Technology will only do so much to attract the next generation of innovators and entrepreneurs. “To have a truly creative global city, you need to attract diverse talent,” Bilt said. “Cities with open data will have an enormous competitive advantage, but you have to have the green space, too.”
Bilt says the pollution in Beijing is a perfect example of a city prioritizing growth over the environment. “If you go to Beijing today, its unbearable,” Bilt said. “I can’t get people to work at the embassy in Beijing because they consider it dangerous to live there.”
William Reilly, senior advisor of Texas-based private equity company TPG Capital and former leader at both the Environmental Protection Agency and the World Wildlife Fund, remembers helping to push for a more environmentally friendly housing development in Kunming, China. The allocations the building made for green space and public transportation were well received, but he wondered if it would make a difference anywhere else in the country. “Will it have a cachet that will cause Chinese people to want to live this way?” he asked. “If it doesn’t, there will be consequences for climate, carbon dioxide, and congestion.”
One mini-trend within this megatrend of livability is rethinking the use of the word “sustainable.” Experts in several fields reached for a broader term for defining the environmental longevity of an area. “The term ‘sustainable city’ is becoming cliché,” said Edwin Heathcote, architecture critic for the Financial Times. “It’s being replaced by resilience.”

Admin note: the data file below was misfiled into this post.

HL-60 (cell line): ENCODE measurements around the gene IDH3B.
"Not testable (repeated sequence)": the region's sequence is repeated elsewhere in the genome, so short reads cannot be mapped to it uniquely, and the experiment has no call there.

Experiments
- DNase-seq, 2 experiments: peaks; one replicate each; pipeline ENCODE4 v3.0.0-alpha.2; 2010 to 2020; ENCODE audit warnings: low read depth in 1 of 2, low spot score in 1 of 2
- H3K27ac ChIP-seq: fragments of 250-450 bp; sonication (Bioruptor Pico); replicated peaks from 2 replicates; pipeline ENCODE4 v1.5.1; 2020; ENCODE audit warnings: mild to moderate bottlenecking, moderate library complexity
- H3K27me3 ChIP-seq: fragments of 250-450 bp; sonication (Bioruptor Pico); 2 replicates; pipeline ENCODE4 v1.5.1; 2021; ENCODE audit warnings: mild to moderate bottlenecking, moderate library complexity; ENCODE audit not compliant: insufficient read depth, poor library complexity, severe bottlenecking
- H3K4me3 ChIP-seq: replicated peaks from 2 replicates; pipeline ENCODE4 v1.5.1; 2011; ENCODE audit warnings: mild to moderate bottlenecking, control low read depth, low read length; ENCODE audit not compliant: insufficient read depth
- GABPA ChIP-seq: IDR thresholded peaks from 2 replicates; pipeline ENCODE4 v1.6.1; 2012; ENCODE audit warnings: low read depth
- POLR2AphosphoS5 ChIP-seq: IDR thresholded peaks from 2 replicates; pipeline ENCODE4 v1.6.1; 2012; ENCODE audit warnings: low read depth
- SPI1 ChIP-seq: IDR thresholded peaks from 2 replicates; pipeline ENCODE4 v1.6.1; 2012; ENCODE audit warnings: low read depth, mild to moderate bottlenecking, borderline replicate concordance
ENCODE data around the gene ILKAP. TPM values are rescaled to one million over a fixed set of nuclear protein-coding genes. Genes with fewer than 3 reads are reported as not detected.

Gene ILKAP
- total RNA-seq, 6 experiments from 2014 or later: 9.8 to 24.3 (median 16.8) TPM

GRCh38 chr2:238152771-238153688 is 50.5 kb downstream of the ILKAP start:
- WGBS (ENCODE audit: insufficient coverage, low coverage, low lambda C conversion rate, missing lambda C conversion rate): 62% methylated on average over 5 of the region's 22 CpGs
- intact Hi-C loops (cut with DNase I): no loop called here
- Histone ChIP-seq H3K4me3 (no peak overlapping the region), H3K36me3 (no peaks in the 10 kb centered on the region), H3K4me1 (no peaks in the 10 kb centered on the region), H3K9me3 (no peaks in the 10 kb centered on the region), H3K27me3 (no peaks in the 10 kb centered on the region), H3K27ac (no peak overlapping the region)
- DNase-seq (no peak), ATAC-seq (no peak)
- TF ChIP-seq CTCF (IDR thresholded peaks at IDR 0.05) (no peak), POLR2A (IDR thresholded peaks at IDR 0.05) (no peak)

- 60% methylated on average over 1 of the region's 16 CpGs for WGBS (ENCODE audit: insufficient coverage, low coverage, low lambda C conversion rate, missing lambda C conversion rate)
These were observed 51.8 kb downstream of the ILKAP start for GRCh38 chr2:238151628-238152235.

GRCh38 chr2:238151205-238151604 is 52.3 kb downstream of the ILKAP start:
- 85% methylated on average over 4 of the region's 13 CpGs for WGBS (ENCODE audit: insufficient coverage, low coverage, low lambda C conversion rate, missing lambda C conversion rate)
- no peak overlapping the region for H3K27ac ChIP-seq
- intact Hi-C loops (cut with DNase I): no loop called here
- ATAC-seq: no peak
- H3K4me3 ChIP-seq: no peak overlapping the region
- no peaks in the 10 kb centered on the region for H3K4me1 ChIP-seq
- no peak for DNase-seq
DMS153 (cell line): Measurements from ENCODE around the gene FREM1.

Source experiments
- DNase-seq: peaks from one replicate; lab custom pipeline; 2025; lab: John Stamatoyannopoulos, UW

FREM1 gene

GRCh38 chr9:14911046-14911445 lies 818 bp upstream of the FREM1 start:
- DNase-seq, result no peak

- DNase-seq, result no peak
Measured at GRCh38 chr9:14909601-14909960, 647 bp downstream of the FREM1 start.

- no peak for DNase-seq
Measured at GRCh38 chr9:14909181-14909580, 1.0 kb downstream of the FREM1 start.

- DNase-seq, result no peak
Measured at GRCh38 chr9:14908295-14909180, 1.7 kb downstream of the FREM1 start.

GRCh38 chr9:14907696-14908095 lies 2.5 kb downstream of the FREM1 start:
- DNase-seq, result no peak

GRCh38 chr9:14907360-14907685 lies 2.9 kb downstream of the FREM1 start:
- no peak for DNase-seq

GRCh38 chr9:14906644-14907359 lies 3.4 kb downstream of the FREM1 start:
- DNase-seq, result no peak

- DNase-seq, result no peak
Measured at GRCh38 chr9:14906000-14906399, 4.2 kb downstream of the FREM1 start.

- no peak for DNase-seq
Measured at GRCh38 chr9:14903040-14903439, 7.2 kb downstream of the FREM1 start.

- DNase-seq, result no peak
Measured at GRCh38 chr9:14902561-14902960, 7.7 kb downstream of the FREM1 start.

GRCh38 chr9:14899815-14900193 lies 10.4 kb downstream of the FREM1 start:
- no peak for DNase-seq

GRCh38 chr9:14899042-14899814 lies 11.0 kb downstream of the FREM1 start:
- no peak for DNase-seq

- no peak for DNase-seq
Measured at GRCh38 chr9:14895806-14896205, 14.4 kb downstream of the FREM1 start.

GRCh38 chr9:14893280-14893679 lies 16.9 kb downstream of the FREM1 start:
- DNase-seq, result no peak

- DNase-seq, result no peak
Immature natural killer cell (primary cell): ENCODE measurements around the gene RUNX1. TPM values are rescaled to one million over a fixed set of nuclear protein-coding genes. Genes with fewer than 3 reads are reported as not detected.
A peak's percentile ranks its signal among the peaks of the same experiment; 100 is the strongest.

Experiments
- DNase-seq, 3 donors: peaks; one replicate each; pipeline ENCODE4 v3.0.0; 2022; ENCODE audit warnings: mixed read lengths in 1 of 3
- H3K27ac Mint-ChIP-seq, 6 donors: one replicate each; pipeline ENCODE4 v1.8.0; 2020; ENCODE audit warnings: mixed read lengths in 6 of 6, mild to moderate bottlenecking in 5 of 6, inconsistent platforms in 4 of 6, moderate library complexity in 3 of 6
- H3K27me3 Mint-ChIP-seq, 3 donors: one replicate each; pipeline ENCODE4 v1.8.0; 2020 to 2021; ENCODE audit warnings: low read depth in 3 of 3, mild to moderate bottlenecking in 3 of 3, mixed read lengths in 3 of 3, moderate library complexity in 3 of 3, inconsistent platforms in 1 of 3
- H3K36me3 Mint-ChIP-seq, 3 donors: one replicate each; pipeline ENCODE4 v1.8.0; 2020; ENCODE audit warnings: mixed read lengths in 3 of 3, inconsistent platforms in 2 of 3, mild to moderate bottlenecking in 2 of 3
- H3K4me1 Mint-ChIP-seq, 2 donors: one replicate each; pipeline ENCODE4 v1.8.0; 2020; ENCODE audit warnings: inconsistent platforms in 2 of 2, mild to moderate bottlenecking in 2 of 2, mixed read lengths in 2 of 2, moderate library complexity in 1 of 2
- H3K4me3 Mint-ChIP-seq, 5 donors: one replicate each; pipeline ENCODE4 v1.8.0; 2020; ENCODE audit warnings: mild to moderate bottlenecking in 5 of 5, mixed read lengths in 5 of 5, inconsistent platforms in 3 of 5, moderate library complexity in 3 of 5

How does a city create or maintain a globally significant profile? Much of it depends on having the right people at the wheel.
“It comes down to the right leadership,” said Ory Okolloh, director of investments at Omidyar Network Africa. “I wish there was an app for the ideal mayor!”
Former Secretary of State Madeleine Albright opened the closing program of the three-day forum noting that, in this time of government stagnation, cities are a beacon of hope for many: “There is very little faith in institutions at the moment, except for those that are local.”
The closing program examined the role of cities on the global political scene. Benjamin Barber, senior research scholar at the Center on Philanthropy and Civil Society at The Graduate Center at CUNY, argued cities might do a better job tackling global issues such as climate change than whole countries or larger organizations such as the United Nations.
“We need, finally, to give cities a chance to actually solve problems. The fact is mayors everywhere are far more pragmatic than the partisan, ideological national leaders,” Barber said. “They are problem solvers. They have to be.”
Albright said while cities can play an important role in solving international problems, she worries that global issues could easily eclipse those at home.
“What’s been happening, for instance, in Baltimore in the last few weeks... has to do with the fact that city governance did not deal with domestic issues. And what would happen if all of the sudden the mayor of Baltimore spent more time in Paris at the climate change talks?” Albright asked. “They should be at the table; I think the question is what is the mechanism.”